Joseph then reflected on what he learned from this experience saying: And thus was this error rooted out, which having its rise in presumption and rash judgment, was…particularly calculated (when once fairly understood) to teach each and all of us the necessity of humility and meekness before the Lord that He might teach us of His ways.

Joseph teaches two prophetic important lessons about conflict in this example:
The first is that conflicts arise “in presumption and rash judgment.”
The second point Joseph made adds power to the first. He concluded that “conflicts are particularly calculated (when once fairly understood) to teach each and all of us.” Three ideas stand out in this statement. First, conflicts are particularly calculated to teach us something. Second, we can’t learn from them until they are fairly understood or until we can see both sides. Third, in an illustration of his own humility, Joseph included himself as one who learned something important from the conflict.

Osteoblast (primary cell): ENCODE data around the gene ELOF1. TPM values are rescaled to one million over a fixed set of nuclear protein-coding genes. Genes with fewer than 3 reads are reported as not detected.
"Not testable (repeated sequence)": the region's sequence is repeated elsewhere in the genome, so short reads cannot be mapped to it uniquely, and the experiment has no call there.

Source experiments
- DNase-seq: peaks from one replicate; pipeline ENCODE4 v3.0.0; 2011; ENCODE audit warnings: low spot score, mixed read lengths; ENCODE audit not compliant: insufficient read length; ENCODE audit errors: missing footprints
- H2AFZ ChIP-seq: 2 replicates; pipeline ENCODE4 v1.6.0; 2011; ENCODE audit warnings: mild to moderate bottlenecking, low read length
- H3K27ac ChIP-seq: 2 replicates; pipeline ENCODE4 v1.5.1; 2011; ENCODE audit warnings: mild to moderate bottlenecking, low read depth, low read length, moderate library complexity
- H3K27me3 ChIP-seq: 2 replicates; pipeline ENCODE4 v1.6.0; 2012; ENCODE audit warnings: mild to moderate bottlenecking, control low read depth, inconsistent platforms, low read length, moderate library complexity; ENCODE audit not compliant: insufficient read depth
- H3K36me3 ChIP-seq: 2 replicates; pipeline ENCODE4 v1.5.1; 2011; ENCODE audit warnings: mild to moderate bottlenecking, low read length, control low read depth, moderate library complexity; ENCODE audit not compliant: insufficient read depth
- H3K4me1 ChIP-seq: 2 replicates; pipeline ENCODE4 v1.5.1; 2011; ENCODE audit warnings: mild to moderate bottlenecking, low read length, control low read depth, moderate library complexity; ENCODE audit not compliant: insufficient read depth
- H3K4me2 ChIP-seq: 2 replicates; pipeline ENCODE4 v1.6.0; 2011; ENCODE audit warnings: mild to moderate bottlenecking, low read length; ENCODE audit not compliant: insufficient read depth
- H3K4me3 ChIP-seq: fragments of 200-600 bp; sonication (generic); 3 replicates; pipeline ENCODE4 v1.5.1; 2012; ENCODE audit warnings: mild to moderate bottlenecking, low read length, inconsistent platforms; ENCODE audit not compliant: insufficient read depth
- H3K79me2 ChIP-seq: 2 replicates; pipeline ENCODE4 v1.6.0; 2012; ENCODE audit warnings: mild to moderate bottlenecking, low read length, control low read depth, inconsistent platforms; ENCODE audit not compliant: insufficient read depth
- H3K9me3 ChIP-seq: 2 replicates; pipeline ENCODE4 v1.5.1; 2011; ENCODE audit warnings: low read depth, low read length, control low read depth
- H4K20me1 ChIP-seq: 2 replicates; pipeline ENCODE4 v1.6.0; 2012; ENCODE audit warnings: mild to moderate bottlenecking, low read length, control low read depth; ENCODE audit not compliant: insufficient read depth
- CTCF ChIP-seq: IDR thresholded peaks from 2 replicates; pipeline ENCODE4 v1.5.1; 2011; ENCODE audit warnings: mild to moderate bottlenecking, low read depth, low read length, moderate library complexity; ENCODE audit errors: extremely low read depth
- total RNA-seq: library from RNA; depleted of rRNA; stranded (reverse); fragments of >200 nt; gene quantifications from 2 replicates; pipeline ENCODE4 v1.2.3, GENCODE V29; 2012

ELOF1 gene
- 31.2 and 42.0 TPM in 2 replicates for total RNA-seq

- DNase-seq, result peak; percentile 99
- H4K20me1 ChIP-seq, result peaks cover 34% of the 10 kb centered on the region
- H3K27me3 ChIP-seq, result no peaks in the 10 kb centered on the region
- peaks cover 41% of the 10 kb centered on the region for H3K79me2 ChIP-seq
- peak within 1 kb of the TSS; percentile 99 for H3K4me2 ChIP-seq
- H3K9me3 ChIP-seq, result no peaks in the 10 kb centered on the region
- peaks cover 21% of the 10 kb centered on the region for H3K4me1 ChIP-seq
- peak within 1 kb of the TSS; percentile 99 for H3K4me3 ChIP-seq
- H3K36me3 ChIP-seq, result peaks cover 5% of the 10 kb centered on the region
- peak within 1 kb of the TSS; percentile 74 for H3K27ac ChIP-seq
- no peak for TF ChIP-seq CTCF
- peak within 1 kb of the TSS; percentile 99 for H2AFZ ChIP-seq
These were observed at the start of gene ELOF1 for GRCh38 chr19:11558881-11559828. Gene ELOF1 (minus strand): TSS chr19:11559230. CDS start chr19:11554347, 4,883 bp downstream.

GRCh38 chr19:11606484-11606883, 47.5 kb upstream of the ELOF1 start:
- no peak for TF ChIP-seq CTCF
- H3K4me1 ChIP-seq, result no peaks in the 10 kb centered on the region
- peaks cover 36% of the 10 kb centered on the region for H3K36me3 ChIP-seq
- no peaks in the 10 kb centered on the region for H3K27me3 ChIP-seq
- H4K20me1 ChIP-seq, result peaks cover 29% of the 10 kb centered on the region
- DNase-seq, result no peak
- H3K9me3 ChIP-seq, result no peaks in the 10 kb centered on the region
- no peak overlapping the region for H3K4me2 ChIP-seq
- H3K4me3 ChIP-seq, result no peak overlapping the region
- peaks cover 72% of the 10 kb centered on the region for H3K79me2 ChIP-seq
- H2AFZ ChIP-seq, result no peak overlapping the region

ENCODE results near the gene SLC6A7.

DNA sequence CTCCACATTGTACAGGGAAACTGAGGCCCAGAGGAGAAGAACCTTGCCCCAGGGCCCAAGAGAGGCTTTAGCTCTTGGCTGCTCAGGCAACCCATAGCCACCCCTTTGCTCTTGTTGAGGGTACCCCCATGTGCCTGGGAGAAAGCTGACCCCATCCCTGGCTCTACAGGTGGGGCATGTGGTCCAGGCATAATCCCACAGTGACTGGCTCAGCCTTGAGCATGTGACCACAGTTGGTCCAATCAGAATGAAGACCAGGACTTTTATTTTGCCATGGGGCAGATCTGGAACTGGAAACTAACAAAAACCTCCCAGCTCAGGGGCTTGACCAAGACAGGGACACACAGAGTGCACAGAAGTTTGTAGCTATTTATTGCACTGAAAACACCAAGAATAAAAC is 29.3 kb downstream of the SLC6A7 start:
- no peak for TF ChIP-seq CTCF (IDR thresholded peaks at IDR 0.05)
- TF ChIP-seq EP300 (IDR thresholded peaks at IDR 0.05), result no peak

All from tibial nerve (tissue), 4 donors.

Here is another example from the life of Joseph Smith to illustrate how the Lord deals with conflict.
Just a month after the conflict just given, to escape from persecution, Joseph and Emma moved the 80 miles north to the Whitmer home in Fayette. When they arrived Joseph was grieved to learn that Hiram Page, one of the eight witnesses to the Book of Mormon, had been receiving revelations through a “seer stone” that gave instruction on how the church should operate.
Newel Knight, who was with Joseph at the time, described the situation: